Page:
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Internet Repotting About to Start!

Yves Poppe

February 4th 2008 will be the day the repotting of the internet finally starts. A milestone of sorts for some people who spent a good part of the last five years getting us this far. It should now be finally possible for a IPv6 only device to have a chance to communicate on the internet. Indeed, today, IPv6 address information is not included in most root DNS servers. Some good write-ups are already appearing on the subject covering the relevance of this development.

Excitement (at least for some) started with a late December IANA e-mail to various distribution lists stating that "On 4 February 2008, IANA will add AAAA records for the IPv6 addresses of the four root servers whose operators have requested it". No mention though on which of the 12 root growers would provide much needed air and space to avoid a future of stunted growth and ultimate withering of the internet.

Responsibility to assure a viable root system largely lies with the DNS Rootserver System Advisory Committee (RSSAC), one of the Committees under ICANN. This Committee first met in 1999 and is normally held in conjunction with IETF meetings. IPv6 support in the root system first became a serious subject late 2003 in Minneapolis. Maybe a coincidence but DoD had announced earlier that year mandatory IPv6 support by 2008. Anyway, a cursive reading of five years of RSSAC minutes gives a glimpse of the sometimes tedious progress. In June 2004 we see ICANN receive approval to add "v6 glue" to TLD's with the KR, JP and FR zones added. In November 2004 it is pointed out that a recommendation for native IPv6 transport for the root servers is required as well as for IPv6 anycast. It then takes until the July 2006 Montreal meeting to see an agreed recommendation and by year end some roots had IPv6 reachability while some announced some IPv6 prefixes. Another year and three meetings later (Vancouver December 2nd 2007), the minutes state that four root server operators have demonstrated IPv6 capability and formally requested that ICANN add them to the root.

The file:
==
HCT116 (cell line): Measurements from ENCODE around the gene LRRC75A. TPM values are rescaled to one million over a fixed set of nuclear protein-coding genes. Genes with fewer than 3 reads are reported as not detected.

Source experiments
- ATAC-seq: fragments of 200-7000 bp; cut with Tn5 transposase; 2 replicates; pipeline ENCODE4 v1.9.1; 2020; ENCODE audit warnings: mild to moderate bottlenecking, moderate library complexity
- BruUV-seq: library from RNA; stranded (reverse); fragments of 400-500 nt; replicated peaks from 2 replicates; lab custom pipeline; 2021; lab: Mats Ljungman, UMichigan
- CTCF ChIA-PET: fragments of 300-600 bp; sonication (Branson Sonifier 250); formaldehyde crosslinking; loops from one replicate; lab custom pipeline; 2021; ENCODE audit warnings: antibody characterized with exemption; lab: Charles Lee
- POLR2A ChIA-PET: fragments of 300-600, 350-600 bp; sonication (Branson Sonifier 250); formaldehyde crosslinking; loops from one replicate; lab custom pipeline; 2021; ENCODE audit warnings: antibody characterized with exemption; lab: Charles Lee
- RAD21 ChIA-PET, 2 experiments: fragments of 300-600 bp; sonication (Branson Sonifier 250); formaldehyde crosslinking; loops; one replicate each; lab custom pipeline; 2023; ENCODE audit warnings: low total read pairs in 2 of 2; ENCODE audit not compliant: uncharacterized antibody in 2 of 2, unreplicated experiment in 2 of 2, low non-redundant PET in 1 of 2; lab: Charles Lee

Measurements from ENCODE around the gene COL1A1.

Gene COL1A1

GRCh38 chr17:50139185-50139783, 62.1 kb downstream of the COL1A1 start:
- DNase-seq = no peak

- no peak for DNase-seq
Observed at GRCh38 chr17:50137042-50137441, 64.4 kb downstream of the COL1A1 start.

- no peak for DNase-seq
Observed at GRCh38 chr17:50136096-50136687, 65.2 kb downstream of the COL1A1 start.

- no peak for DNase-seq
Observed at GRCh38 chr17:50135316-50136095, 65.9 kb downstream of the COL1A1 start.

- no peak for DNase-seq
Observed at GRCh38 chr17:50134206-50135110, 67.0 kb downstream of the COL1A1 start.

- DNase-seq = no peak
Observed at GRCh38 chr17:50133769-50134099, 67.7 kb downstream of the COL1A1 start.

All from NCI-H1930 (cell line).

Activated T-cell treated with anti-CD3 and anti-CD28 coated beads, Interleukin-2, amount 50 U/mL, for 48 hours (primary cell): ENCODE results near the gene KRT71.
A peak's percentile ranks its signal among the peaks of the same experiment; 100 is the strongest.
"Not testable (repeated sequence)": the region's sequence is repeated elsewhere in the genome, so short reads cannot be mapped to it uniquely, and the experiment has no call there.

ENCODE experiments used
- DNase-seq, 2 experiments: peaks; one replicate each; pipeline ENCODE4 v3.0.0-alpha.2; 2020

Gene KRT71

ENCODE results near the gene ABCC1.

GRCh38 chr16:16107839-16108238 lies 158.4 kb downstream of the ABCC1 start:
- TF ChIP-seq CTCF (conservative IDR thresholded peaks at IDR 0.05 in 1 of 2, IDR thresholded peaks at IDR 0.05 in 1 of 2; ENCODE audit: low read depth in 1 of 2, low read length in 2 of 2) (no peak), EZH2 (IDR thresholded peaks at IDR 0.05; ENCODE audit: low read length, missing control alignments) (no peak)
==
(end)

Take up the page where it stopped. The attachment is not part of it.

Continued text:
As Akira Kato of the WIDE project, a key participant and prime mover on IPv6 root issues within RSSAC for many years, eloquently put in his short and to the point presentation [PDF] at the APAN (Asia Pacific Advanced Network) meeting in Hawaii two weeks ago : "We had looooong discussion".

Congratulations to the four competent and farsighted gardeners who started the repotting of four root servers: F, H, K and M. And it looks as if the Master Gardener title should go to M for planning to include anycast right off the bat!

As for the other ones? Time to adapt or if this proves too hard, time to retire and maybe take some gardening courses.

Why get excited as there are practically no IPv6 only devices yet, some will bemoan. Well, one can hear a distant rumbling of such devices coming, alongside the mobile internet and machine to machine communication, portending continuing growth of services and revenues in the telecomm sector.

Any opinions, findings, conclusions or recommendations expressed in these articles are solely those of the author and are not in any way attributable to nor reflect any existing or planned official policy or position of his employer in respect thereto.

By Yves Poppe, Director, Business Development IP Strategy at Tata Communications (Any opinions, findings, conclusions or recommendations expressed in these articles are solely those of the author and are not in any way attributable to nor reflect any existing or planned official policy or position of his employer in respect thereto.) Visit Page
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